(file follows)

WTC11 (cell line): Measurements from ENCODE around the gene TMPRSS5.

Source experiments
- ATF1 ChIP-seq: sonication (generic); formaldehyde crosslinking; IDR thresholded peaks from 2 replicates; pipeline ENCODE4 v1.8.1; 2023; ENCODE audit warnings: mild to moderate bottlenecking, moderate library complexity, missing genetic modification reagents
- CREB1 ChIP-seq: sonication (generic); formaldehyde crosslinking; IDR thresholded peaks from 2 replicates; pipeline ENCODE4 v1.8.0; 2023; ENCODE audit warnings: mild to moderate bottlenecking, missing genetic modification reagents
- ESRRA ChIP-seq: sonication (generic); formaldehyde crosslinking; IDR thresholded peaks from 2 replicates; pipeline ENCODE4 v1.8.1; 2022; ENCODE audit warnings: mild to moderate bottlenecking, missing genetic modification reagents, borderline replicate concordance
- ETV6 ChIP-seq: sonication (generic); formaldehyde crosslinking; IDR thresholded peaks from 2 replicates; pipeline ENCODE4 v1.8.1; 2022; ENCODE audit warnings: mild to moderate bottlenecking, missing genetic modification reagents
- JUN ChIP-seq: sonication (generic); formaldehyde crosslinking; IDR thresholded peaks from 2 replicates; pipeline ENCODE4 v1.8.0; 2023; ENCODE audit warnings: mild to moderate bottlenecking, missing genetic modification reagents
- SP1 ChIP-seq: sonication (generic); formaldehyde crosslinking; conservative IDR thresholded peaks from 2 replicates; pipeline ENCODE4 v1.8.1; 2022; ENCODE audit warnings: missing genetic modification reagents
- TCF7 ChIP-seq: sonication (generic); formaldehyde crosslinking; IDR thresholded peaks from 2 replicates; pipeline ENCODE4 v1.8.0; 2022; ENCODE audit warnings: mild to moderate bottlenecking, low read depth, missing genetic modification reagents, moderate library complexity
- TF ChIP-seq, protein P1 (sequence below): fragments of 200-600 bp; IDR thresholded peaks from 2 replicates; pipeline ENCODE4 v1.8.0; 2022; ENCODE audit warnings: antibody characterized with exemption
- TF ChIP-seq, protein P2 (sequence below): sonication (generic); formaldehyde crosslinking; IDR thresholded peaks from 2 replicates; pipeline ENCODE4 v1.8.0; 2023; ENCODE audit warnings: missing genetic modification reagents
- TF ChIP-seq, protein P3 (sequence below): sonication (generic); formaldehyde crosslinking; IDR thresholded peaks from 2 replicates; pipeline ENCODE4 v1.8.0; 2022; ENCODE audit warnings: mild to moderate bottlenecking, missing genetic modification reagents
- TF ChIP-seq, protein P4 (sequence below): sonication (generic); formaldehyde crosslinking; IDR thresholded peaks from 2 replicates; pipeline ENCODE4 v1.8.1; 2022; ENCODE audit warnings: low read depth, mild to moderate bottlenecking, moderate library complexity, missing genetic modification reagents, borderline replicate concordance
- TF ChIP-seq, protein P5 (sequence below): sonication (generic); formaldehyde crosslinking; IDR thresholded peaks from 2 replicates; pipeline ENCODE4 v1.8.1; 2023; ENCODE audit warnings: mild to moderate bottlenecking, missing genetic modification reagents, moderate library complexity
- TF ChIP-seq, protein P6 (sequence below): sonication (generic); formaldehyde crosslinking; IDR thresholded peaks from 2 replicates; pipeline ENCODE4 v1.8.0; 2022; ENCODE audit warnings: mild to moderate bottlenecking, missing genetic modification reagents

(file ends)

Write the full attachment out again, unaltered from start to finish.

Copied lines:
WTC11 (cell line): Measurements from ENCODE around the gene TMPRSS5.

Source experiments
- ATF1 ChIP-seq: sonication (generic); formaldehyde crosslinking; IDR thresholded peaks from 2 replicates; pipeline ENCODE4 v1.8.1; 2023; ENCODE audit warnings: mild to moderate bottlenecking, moderate library complexity, missing genetic modification reagents
- CREB1 ChIP-seq: sonication (generic); formaldehyde crosslinking; IDR thresholded peaks from 2 replicates; pipeline ENCODE4 v1.8.0; 2023; ENCODE audit warnings: mild to moderate bottlenecking, missing genetic modification reagents
- ESRRA ChIP-seq: sonication (generic); formaldehyde crosslinking; IDR thresholded peaks from 2 replicates; pipeline ENCODE4 v1.8.1; 2022; ENCODE audit warnings: mild to moderate bottlenecking, missing genetic modification reagents, borderline replicate concordance
- ETV6 ChIP-seq: sonication (generic); formaldehyde crosslinking; IDR thresholded peaks from 2 replicates; pipeline ENCODE4 v1.8.1; 2022; ENCODE audit warnings: mild to moderate bottlenecking, missing genetic modification reagents
- JUN ChIP-seq: sonication (generic); formaldehyde crosslinking; IDR thresholded peaks from 2 replicates; pipeline ENCODE4 v1.8.0; 2023; ENCODE audit warnings: mild to moderate bottlenecking, missing genetic modification reagents
- SP1 ChIP-seq: sonication (generic); formaldehyde crosslinking; conservative IDR thresholded peaks from 2 replicates; pipeline ENCODE4 v1.8.1; 2022; ENCODE audit warnings: missing genetic modification reagents
- TCF7 ChIP-seq: sonication (generic); formaldehyde crosslinking; IDR thresholded peaks from 2 replicates; pipeline ENCODE4 v1.8.0; 2022; ENCODE audit warnings: mild to moderate bottlenecking, low read depth, missing genetic modification reagents, moderate library complexity
- TF ChIP-seq, protein P1 (sequence below): fragments of 200-600 bp; IDR thresholded peaks from 2 replicates; pipeline ENCODE4 v1.8.0; 2022; ENCODE audit warnings: antibody characterized with exemption
- TF ChIP-seq, protein P2 (sequence below): sonication (generic); formaldehyde crosslinking; IDR thresholded peaks from 2 replicates; pipeline ENCODE4 v1.8.0; 2023; ENCODE audit warnings: missing genetic modification reagents
- TF ChIP-seq, protein P3 (sequence below): sonication (generic); formaldehyde crosslinking; IDR thresholded peaks from 2 replicates; pipeline ENCODE4 v1.8.0; 2022; ENCODE audit warnings: mild to moderate bottlenecking, missing genetic modification reagents
- TF ChIP-seq, protein P4 (sequence below): sonication (generic); formaldehyde crosslinking; IDR thresholded peaks from 2 replicates; pipeline ENCODE4 v1.8.1; 2022; ENCODE audit warnings: low read depth, mild to moderate bottlenecking, moderate library complexity, missing genetic modification reagents, borderline replicate concordance
- TF ChIP-seq, protein P5 (sequence below): sonication (generic); formaldehyde crosslinking; IDR thresholded peaks from 2 replicates; pipeline ENCODE4 v1.8.1; 2023; ENCODE audit warnings: mild to moderate bottlenecking, missing genetic modification reagents, moderate library complexity
- TF ChIP-seq, protein P6 (sequence below): sonication (generic); formaldehyde crosslinking; IDR thresholded peaks from 2 replicates; pipeline ENCODE4 v1.8.0; 2022; ENCODE audit warnings: mild to moderate bottlenecking, missing genetic modification reagents